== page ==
This study gives a nice example of a kind of question — bringing together information about genetics and seemingly very distantly related phenotypes — that is relatively easy to ask using the 23andMe customer community but would be very difficult in a traditional genetic research setting. These are all complex conditions with many genetic and environmental factors at play, and just because you have one condition doesn’t necessarily mean you will develop the other conditions. But the idea that Parkinson’s disease and male pattern baldness may share some genetic factors highlights interesting avenues for research into the biology underlying these two very different conditions. Similarly, the link between prostate cancer and male pattern baldness has been suggested in the past, but our new findings provide hints at possible mechanisms.

Editor’s note: Pending an FDA decision, 23andMe no longer offers new customers access to health reports referred to in this post. Customers who purchased prior to November 22, 2013 will still be able to see their health reports, but those who purchased after that time will not. Those customers will have access to ancestry information as well as access to their uninterpreted raw data.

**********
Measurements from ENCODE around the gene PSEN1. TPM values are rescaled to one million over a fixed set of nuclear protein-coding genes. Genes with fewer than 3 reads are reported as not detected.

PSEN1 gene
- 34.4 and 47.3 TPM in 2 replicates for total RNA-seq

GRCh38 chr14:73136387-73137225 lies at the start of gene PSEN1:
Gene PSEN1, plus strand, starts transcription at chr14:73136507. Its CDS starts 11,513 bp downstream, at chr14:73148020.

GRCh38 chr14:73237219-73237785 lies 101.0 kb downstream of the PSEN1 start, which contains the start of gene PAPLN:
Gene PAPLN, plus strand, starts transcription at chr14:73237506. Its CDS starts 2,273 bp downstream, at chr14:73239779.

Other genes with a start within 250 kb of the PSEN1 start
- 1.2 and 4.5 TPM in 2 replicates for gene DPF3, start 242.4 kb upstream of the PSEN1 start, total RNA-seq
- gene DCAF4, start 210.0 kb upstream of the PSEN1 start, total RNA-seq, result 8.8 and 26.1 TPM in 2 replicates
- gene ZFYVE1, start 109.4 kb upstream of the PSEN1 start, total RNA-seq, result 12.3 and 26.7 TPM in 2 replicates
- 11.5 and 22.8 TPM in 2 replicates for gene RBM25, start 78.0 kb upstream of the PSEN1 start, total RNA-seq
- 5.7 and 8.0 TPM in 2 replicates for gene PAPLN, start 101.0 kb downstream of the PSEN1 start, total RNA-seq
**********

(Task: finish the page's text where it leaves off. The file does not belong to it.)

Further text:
• Marcia Fitzmaurice

    How about women with male pattern baldness who also have PD???

  • Donnie Boone

    I’m not seeing any reported snp on chromosome 17 in my male pattern baldness prelim. report (I assume you mean rs12373124? not even in my raw data…)

  • DaveH

    Some of the SNPs identified in the study were not directly genotyped — they were “imputed”, which means they were predicted from other nearby SNPs that were genotyped. The chromosome 17 SNP in the report is one of the imputed SNPs. Going by the letter of our curation criteria for a new report, we only report on SNPs that we either directly genotype or have an essentially perfect proxy for — a SNP that is 100% correlated. We did not have a perfect proxy for this SNP so it couldn’t be included in the report.

    Our curation standards were developed a few years ago — in a different era, really — and we need to revisit some of these rules. I expect that there will be more updates to our male pattern baldness report.

  • Donnie Boone

    Thanks, that makes sense. One thing to watch out for when you do that is not to expose locked reports that could have a wide ranging impact (Parkinson + Balding, or APOE 4/4 + HIV response, for example) to people you share health data with. That is, I’d like to see my predicted LDL level or HIV progression based on my apoe status, but others should still see the generic versions.